His Word – We learn the most important things from the external, objective Word of God — who we are (sinners), who He is (holy), how this massive problem has been overcome (Jesus), and what we must do (repent, believe, obey). The Word is our authority, not our own spiritual/emotional experiences. “God told me” is a dangerous thing to say. How do I know that “God told me in a dream to move to Vegas” or “God spoke as I was eating my shredded wheat and blueberries this morning and said I should start a coffee shop”? It may have been God . . . or it may have been that deceitful traitor Jeremiah mentioned above. Or worse. If we claim “God told me” when the Word of God says the opposite, we are not merely saying a dangerous thing, we are saying a demonic thing. His Word is a border and a gift.
The Word is our authority, not our own spiritual/emotional experiences.
Truth – We cannot change it. It exists quite apart from our opinion about it. We might lie, and attempt to bend reality to our wishes, but in the long run, lies and power exhaust themselves and truth wins the day. That is because truth cannot be changed into a lie. David got away with taking Bathsheba and murdering Uriah. He lied about it and covered it up, and no one knew about it except the One who knows all things, and that made quite a difference. David was free and clear . . . until he wasn’t. And he paid dearly for the rest of his life for his selfishness and sin. Christians play the long game, knowing that in the end all lies will be exposed, and so we aim to tell the truth even when it is really hard to. The truth will not only be known, but it will appear before us as we bow our knee to Him. It is always best to follow the truth in our world instead of a poetic retelling of what actually is. Truth is a border and a gift.
Body – our physical bodies severely limit who we are. My chromosomes really are stubborn, in direct accordance with God’s Word – “male and female He created them” (Genesis 1:27). My age also marches on, approximately a year at a time with astounding consistency. We can work on reducing the external markers of our age, like, I don’t know, trying insanely difficult workouts with NAPC new member Farouk Houssein (who is a HIIT trainer). Perhaps for you it is essential oils that are essential to remaining young, or organic produce that will keep you from ceasing to be organic. But all of those will not alter the limits your body imposes on you. Your body is a border and a gift.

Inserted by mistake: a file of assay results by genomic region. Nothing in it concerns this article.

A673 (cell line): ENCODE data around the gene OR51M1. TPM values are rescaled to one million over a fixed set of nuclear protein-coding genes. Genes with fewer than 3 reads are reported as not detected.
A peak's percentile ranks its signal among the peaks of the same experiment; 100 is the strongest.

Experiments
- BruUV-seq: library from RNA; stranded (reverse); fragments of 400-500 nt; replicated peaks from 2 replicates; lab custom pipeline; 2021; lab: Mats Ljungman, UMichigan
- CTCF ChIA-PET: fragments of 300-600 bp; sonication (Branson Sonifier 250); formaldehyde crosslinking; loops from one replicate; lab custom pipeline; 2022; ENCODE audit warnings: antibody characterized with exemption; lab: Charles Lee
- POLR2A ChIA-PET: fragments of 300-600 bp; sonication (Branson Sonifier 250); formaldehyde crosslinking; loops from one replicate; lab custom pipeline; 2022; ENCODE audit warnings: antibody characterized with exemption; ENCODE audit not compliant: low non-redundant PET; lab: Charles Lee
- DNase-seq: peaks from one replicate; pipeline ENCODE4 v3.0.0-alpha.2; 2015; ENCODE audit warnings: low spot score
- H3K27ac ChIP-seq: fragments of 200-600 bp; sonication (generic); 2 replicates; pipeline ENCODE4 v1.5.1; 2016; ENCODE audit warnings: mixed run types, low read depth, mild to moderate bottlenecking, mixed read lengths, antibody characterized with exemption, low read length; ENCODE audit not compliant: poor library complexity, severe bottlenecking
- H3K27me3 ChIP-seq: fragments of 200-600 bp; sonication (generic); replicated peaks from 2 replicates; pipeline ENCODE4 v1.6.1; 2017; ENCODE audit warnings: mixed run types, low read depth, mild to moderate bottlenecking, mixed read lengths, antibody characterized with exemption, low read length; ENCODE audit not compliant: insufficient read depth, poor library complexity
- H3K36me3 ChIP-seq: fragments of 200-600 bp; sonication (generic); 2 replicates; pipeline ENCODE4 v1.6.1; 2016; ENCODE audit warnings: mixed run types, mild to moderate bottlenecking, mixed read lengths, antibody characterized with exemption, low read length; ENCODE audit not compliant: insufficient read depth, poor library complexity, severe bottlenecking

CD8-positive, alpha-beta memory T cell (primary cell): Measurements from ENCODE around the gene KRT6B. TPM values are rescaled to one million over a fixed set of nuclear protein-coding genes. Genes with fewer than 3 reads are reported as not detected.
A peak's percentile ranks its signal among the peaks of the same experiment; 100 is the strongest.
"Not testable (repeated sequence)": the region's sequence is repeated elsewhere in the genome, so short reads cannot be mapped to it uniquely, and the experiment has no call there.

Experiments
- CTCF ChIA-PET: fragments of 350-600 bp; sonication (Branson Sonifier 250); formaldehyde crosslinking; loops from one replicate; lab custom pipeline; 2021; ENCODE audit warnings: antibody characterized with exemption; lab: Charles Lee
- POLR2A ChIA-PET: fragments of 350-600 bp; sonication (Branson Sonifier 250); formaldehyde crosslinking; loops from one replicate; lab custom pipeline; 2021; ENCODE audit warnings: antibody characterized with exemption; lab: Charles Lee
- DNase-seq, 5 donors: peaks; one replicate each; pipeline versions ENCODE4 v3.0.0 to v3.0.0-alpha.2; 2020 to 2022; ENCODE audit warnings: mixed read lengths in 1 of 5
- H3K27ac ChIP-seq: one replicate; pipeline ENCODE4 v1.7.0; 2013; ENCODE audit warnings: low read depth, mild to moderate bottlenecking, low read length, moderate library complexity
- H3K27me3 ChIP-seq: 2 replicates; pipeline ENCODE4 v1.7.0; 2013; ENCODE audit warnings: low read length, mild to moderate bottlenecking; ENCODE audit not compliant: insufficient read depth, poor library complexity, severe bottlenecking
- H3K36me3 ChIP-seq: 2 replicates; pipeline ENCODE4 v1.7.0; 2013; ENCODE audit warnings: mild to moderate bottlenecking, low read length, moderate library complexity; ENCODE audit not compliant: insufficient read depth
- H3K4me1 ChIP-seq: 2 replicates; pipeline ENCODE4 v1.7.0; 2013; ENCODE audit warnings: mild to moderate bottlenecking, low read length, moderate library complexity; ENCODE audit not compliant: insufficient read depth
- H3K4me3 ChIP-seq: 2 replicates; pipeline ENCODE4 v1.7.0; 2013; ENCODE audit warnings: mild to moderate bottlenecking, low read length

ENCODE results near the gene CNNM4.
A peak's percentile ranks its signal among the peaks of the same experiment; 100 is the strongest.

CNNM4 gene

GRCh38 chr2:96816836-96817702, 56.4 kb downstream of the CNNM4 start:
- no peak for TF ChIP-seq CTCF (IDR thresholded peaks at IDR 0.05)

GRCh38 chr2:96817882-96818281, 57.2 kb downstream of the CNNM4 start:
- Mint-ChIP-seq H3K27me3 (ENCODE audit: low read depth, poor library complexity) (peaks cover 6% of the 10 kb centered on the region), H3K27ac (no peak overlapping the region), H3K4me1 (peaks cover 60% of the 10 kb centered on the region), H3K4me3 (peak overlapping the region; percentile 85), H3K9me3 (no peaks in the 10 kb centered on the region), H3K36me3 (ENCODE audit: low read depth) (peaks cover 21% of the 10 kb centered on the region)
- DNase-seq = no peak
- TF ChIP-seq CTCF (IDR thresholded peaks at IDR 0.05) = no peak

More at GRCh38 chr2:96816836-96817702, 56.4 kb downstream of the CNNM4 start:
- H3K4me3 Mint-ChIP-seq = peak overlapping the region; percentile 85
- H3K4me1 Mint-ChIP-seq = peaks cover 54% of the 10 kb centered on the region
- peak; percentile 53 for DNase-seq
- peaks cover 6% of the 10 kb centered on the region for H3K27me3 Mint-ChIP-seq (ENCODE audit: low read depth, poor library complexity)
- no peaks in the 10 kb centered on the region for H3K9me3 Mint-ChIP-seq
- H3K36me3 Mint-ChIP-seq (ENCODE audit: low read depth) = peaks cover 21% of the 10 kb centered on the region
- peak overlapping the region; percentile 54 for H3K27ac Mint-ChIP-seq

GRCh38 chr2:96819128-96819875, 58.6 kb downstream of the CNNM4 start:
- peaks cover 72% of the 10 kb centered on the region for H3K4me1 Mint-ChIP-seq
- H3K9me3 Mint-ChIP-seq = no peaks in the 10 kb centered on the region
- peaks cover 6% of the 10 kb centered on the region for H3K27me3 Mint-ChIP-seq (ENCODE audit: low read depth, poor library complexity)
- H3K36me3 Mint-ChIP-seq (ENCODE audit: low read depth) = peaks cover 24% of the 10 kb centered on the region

Death – when all that aging gets done with us, we go into the grave. It is the same story for everyone, no matter how important they are. As we learned last summer from David’s son Solomon in Ecclesiastes, there is “a time to be born, and a time to die” (Ecclesiastes 3:2). It is surprising that so many of us are surprised by this. But death comes to us all, which is a border and a gift for we who know what comes after death.
Local church membership – This is a strange way to end this list but let me explain. When we vow to be part of a local church and take seriously those vows before God and our brothers and sisters, we limit ourselves severely. We don’t keep our options open or sample different places or hop or shop. Membership in a local church means that we are limited to that church in exactly the way God tells His people to limit themselves. Why? Similar to marriage, when we say yes to one person and no to everyone else, committing ourselves to a particular church gives us the freedom to develop deep and loving relationships within the church. We can work through conflict and still trust that we care for one another. We can criticize strongly but still love deeply. We can pray and serve together and care for each other through thick and thin. This has been difficult to do this year especially. The unity of NAPC during this time is so important, and many of the things that could divide us do not have to. And if we are willing to remain rooted here, and to endure this time of controversy related to pandemics and race and politics, we will see much fruit. What a gift is the border of remaining together as brothers and sisters for many years, forgiving and seeking forgiveness, and serving our Lord together through joyful and difficult times.
Of course, the people around us in our communities will likely find some or all of these borders unpersuasive and intolerable and burdensome. That is fine. We can keep on sharing His love and grace, and trusting that God will do His work. Ultimately, those who trust in their ability to self-Create, who favor poiesis, will come to disappointment and pain and confusion. When they do, we can listen to them, love them, and point them to the reason why we have such gratitude in our hearts though life is often tragic: because we are creatures and the Creator is holy and powerful and He loves us. We know that He created all things, and we know our best path is to humbly conform to His commands. And we can offer those fellow bounded human beings made in His image the only true hope: the Gospel of Jesus Christ.